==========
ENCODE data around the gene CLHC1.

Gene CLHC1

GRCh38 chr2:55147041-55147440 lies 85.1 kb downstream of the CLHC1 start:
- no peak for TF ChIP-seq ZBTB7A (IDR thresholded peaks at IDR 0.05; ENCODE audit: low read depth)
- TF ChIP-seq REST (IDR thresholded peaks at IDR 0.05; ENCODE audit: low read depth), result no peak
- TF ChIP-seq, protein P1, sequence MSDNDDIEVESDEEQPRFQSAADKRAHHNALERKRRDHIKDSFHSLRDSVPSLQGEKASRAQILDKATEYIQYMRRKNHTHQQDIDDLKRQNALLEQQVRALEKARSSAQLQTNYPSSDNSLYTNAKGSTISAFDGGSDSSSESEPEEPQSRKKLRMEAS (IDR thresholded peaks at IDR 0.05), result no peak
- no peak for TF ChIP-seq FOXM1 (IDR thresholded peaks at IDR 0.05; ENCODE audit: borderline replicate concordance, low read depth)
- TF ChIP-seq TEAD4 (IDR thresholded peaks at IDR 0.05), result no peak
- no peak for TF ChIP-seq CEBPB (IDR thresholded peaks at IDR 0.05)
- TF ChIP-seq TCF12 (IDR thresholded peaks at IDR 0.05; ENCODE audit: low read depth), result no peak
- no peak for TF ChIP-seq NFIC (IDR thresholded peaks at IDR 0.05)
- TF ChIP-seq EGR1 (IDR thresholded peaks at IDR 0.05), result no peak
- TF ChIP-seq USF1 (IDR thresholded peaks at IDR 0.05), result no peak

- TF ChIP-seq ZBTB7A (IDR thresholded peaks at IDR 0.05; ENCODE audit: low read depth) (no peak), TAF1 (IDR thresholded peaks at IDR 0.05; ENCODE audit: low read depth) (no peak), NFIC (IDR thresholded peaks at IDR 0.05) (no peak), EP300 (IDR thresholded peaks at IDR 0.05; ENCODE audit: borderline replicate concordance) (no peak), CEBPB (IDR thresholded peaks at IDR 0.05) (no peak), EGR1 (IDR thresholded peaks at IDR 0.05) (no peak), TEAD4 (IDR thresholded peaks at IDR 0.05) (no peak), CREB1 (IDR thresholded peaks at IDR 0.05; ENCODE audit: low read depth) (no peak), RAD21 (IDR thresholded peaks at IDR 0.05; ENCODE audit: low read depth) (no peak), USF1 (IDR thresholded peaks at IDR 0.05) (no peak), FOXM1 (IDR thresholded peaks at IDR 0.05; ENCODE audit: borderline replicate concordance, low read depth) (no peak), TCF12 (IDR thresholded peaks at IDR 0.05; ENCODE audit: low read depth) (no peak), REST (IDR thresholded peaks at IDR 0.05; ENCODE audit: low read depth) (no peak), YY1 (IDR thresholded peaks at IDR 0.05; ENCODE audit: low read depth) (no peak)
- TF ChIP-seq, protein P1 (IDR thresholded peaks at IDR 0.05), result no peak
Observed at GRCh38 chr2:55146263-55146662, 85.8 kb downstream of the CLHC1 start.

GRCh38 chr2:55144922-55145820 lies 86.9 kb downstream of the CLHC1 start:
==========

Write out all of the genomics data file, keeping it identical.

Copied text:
ENCODE data around the gene CLHC1.

Gene CLHC1

GRCh38 chr2:55147041-55147440 lies 85.1 kb downstream of the CLHC1 start:
- no peak for TF ChIP-seq ZBTB7A (IDR thresholded peaks at IDR 0.05; ENCODE audit: low read depth)
- TF ChIP-seq REST (IDR thresholded peaks at IDR 0.05; ENCODE audit: low read depth), result no peak
- TF ChIP-seq, protein P1, sequence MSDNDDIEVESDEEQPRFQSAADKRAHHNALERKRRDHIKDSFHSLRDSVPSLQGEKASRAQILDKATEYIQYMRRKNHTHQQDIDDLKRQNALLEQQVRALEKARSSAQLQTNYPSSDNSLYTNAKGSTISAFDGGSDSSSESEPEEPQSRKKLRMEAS (IDR thresholded peaks at IDR 0.05), result no peak
- no peak for TF ChIP-seq FOXM1 (IDR thresholded peaks at IDR 0.05; ENCODE audit: borderline replicate concordance, low read depth)
- TF ChIP-seq TEAD4 (IDR thresholded peaks at IDR 0.05), result no peak
- no peak for TF ChIP-seq CEBPB (IDR thresholded peaks at IDR 0.05)
- TF ChIP-seq TCF12 (IDR thresholded peaks at IDR 0.05; ENCODE audit: low read depth), result no peak
- no peak for TF ChIP-seq NFIC (IDR thresholded peaks at IDR 0.05)
- TF ChIP-seq EGR1 (IDR thresholded peaks at IDR 0.05), result no peak
- TF ChIP-seq USF1 (IDR thresholded peaks at IDR 0.05), result no peak

- TF ChIP-seq ZBTB7A (IDR thresholded peaks at IDR 0.05; ENCODE audit: low read depth) (no peak), TAF1 (IDR thresholded peaks at IDR 0.05; ENCODE audit: low read depth) (no peak), NFIC (IDR thresholded peaks at IDR 0.05) (no peak), EP300 (IDR thresholded peaks at IDR 0.05; ENCODE audit: borderline replicate concordance) (no peak), CEBPB (IDR thresholded peaks at IDR 0.05) (no peak), EGR1 (IDR thresholded peaks at IDR 0.05) (no peak), TEAD4 (IDR thresholded peaks at IDR 0.05) (no peak), CREB1 (IDR thresholded peaks at IDR 0.05; ENCODE audit: low read depth) (no peak), RAD21 (IDR thresholded peaks at IDR 0.05; ENCODE audit: low read depth) (no peak), USF1 (IDR thresholded peaks at IDR 0.05) (no peak), FOXM1 (IDR thresholded peaks at IDR 0.05; ENCODE audit: borderline replicate concordance, low read depth) (no peak), TCF12 (IDR thresholded peaks at IDR 0.05; ENCODE audit: low read depth) (no peak), REST (IDR thresholded peaks at IDR 0.05; ENCODE audit: low read depth) (no peak), YY1 (IDR thresholded peaks at IDR 0.05; ENCODE audit: low read depth) (no peak)
- TF ChIP-seq, protein P1 (IDR thresholded peaks at IDR 0.05), result no peak
Observed at GRCh38 chr2:55146263-55146662, 85.8 kb downstream of the CLHC1 start.

GRCh38 chr2:55144922-55145820 lies 86.9 kb downstream of the CLHC1 start: